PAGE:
ABN AMRO: Central bank EU will not get inflation back to 2% in 2023

Last year, central banks worldwide started raising interest rates at a rapid pace, including the European Central Bank (ECB). But we are now more than a year later since the central bank started this, and inflation is still high. ABN AMRO thinks that the ECB is not able to bring inflation back to 2%.

Inflation down in fits and starts

That explained ABN AMRO On Bank.nlaccording to a press release shared with Crypto Insiders. The ECB decided in May to raise interest rates again, although it only raised 0.25% that month. Interest rate hikes have a dampening effect on the economy and, in theory, on inflation, because it becomes less attractive to borrow money.

Meanwhile, Dutch inflation rose to 5.2% in April, compared to 4.4% in March. According to one estimate, inflation even rose to 6.1% in May. This suggests that higher interest rates are not very effective at taming inflation at the moment.

ABN-AMRO economist Jan-Paul van de Kerke takes a somewhat gloomy view. “The upward trajectory of inflation has come about in fits and starts. We expect the same to be true for the decline,” he said. The bank is less certain about the ECB’s goal of bringing inflation back to 2%. In any case, this would not be possible before 2024.

Bank.nl notes that people have been able to borrow for years at an interest rate of practically 0%. They are simply not used to interest rates being as high as they are now. The interest rate hikes would have a clear effect on the housing market, as it is already slowly cooling down. In theory, this is beneficial for people looking for a home, but the high interest rates also make it more difficult to find an affordable mortgage.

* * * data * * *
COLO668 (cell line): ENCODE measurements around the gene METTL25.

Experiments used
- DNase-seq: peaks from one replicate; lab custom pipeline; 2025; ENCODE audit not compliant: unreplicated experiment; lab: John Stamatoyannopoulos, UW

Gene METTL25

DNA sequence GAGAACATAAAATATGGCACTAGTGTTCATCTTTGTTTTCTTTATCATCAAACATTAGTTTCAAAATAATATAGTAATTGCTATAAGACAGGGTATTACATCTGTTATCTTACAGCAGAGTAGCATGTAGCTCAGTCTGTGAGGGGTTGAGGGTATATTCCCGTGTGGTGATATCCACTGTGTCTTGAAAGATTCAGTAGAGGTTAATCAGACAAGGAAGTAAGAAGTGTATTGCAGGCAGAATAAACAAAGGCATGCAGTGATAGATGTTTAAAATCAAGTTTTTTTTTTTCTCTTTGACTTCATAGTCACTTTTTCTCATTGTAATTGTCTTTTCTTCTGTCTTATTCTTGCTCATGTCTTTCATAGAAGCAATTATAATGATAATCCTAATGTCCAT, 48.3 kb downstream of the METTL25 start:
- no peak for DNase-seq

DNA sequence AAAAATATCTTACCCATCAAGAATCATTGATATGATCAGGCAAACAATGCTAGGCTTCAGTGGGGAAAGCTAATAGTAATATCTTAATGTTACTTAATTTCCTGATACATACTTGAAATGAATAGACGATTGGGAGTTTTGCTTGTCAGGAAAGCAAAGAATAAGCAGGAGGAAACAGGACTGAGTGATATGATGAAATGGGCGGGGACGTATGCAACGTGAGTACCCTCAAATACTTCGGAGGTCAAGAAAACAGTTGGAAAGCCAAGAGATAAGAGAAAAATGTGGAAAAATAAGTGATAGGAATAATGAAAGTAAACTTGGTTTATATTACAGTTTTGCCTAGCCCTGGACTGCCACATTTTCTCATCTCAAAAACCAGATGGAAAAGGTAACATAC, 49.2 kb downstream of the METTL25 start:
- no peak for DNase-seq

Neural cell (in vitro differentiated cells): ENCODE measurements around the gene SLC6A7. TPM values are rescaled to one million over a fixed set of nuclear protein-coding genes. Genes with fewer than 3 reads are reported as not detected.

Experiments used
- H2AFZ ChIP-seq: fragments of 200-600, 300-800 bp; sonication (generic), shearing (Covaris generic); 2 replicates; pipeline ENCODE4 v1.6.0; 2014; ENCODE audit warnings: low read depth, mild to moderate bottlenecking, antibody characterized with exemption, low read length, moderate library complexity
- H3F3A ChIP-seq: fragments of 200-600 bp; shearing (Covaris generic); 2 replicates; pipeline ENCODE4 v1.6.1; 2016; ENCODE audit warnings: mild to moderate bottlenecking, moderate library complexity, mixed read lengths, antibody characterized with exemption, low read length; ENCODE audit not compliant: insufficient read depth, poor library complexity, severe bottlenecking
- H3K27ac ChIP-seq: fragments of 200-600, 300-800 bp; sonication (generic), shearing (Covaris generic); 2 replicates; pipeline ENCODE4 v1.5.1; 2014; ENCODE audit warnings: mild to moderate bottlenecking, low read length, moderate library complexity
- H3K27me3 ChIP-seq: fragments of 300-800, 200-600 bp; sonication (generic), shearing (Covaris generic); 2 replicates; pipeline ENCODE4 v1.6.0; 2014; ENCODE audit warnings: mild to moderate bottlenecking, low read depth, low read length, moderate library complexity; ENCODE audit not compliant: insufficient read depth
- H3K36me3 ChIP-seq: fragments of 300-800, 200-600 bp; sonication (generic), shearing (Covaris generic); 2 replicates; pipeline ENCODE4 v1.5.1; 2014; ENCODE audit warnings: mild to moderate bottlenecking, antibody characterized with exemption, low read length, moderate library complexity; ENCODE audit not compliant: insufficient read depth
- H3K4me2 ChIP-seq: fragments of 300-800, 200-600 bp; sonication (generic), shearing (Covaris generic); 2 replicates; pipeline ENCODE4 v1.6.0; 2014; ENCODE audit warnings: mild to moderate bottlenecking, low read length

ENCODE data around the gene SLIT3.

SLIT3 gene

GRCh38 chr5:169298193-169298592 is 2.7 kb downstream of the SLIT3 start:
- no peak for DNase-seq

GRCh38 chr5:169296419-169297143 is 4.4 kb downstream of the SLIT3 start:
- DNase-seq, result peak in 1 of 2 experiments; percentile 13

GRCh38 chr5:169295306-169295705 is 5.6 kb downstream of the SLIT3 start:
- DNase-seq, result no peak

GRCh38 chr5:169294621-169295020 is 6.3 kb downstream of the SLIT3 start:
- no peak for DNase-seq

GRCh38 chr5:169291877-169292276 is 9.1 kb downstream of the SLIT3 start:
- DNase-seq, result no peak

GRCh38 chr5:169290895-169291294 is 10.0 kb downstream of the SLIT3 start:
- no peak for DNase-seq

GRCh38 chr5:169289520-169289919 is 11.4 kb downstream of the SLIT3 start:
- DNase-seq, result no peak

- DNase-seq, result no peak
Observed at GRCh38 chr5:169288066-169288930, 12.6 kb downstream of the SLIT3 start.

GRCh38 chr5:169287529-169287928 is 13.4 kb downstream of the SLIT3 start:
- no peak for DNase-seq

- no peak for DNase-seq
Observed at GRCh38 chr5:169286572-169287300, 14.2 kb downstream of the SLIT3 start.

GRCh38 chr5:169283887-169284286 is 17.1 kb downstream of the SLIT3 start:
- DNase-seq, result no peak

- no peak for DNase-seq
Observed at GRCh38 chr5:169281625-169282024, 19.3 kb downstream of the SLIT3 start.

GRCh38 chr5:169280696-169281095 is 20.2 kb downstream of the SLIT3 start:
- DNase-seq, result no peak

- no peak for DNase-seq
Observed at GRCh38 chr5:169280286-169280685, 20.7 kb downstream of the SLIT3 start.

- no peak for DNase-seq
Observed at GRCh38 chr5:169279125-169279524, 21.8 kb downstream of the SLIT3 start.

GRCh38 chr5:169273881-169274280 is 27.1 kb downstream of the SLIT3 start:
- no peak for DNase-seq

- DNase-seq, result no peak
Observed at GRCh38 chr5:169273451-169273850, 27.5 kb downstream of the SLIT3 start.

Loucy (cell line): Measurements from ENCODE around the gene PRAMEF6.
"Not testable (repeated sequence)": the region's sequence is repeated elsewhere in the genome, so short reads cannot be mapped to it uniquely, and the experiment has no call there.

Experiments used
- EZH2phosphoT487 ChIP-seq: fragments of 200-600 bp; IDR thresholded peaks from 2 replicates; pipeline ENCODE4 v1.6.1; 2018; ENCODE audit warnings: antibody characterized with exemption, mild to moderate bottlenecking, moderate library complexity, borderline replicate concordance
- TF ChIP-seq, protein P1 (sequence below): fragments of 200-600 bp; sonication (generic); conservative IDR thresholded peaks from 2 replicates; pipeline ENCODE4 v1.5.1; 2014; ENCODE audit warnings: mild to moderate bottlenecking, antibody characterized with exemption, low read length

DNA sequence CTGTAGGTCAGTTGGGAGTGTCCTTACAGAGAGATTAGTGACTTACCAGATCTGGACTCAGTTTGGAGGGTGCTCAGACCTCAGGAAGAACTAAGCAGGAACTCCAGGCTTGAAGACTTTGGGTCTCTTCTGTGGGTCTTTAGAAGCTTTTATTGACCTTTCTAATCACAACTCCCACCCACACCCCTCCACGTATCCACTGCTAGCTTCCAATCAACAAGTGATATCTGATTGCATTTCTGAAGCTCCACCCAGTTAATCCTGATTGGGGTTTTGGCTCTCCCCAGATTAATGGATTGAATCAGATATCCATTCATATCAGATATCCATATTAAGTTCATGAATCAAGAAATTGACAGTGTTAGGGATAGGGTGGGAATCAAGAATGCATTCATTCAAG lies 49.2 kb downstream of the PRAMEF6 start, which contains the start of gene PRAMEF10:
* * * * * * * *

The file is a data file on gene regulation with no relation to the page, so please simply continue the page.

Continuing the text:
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Inflation difficult for ECB

Many people in 2022 mainly looked at the Federal Reserve, the central bank of the US. The ‘Fed’ has had much more room to raise interest rates than the ECB. Europe has a much larger government debt, which makes it less able to raise interest rates.

Although these bonds are declining in value due to the high interest rates, it is also becoming a lot more difficult to refinance the debt. That is the problem for the US right now, but the EU has had this problem since interest rates have risen.

For crypto this can mean two things. First of all, it could mean that high inflation will lead to even higher interest rates. If various assets then fall, cryptocurrencies may fall just as hard. It may also mean that interest rates are now so high that they cannot be raised any further because of the government debt. That could be beneficial for the crypto market.

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